All working relationships do not smoothly and when they do break down it can be with damaging consequences.
Trying to resolve such matters amicably can be difficult especially with emotions on all sides often running high, as they usually do in such situations.
In these circumstances a settlement agreement (1) can be the best way to avoid an acrimonious fallout or a costly and drawn out legal battle.
Settlement agreements are legally binding and can be used by an employer, of any size, to reach an amenable end to a working relationship when there is an irretrievable dispute.
It is not unusual for an employee to propose a settlement, although it will normally be done by the employer.
Main points about settlement agreements:
There may be a temptation for the employer to want to conclude such matters quickly and therefore rush to bring a dispute to an end in order to move on.
An employee should be allowed reasonable time to consider any proposed agreement. The ACAS Code of Practice on settlement agreements (4) specifies a minimum of 10 calendar days unless the parties agree otherwise.
The agreement will usually be reached following meetings and negotiations between the parties in order to agree the terms. For any employer wishing to start discussions in relation to a settlement agreement it is advisable to seek advice beforehand.
Employers can have ‘off the record’ conversations with an employee in the knowledge that such conversations in certain circumstances are ‘protected’ in accordance with section 111A of the Employments Right Act 1996 (5) .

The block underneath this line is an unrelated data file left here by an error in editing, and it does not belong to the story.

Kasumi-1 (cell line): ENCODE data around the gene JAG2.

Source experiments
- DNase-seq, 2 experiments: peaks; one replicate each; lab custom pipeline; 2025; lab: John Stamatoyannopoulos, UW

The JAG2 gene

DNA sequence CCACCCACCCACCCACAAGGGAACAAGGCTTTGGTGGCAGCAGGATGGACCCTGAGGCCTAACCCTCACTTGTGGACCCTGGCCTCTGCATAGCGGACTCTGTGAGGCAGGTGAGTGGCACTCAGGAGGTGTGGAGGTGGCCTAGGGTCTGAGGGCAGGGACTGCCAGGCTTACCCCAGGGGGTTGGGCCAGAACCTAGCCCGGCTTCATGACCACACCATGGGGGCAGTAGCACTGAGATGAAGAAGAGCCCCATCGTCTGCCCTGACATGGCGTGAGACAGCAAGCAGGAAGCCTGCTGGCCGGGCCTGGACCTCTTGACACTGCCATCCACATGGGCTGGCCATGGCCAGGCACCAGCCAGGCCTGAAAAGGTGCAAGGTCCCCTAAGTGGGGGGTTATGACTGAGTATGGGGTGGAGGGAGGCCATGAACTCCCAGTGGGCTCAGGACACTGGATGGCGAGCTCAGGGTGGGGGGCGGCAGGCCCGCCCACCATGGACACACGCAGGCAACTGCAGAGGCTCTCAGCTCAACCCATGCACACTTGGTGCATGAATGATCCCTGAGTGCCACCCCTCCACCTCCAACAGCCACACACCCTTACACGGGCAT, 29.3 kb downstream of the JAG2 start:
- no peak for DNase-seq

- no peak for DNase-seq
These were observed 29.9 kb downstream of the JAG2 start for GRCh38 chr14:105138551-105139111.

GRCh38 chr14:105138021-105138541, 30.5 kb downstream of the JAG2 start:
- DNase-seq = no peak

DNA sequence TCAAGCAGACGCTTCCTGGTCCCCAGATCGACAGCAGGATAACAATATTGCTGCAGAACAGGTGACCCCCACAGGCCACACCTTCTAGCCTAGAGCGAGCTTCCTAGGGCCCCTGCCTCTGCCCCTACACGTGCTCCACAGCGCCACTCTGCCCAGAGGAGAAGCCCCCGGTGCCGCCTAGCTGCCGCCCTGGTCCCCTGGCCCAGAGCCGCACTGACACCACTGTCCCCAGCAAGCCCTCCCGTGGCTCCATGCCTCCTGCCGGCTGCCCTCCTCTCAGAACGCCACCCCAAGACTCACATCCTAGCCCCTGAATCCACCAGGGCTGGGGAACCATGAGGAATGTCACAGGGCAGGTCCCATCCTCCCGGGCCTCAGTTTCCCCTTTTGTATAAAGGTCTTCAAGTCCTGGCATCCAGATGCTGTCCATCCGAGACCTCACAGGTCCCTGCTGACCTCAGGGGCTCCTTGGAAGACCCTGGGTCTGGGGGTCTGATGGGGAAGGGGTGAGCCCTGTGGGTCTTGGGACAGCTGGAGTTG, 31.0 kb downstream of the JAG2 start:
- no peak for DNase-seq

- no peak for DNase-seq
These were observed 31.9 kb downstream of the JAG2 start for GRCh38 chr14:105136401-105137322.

It means the pre-termination conversations and terms of a settlement are protected and cannot be used in any subsequent employment tribunal claim for unfair dismissal.
It is important that employers and do not put the employee under undue pressure, threaten or attempt to force them to accept terms that they are not happy with. In such circumstances the discussion may no longer be protected due to ‘improper behaviour’ on behalf of the employer, and the pre-termination discussion will be permissible as evidence.
Improper conduct includes all forms of harassment, bullying and intimidation; any type of discrimination; or saying before any form of disciplinary process has begun that if a settlement proposal is rejected then the employee will be dismissed.
While the agreement will set out the terms to bring the employment relationship to an end, it will also include other clauses that offer protection to both the employer and employee.
Typical clauses in a settlement agreement can include:
Not all payments made as part of settlement agreement are tax free. Payment of outstanding wages, holiday pay, commission and bonuses are taxable. Ex gratia (non-contractual) sums paid as compensation for loss of employment under the terms of the settlement agreement are taxable, but subject to the £30,000 tax-free exemption.
New changes to the rules on the taxation of termination payments are due to be introduced in April next year (6) . The changes will mean that all termination payments that would have been treated as general earnings if the employee had worked his or her notice period will be subject to tax and national insurance; all payments in lieu of notice, whether contractual or not, will be subject to tax and national insurance; and the £30,000 exemption will apply to payments relating directly to the termination of the employment.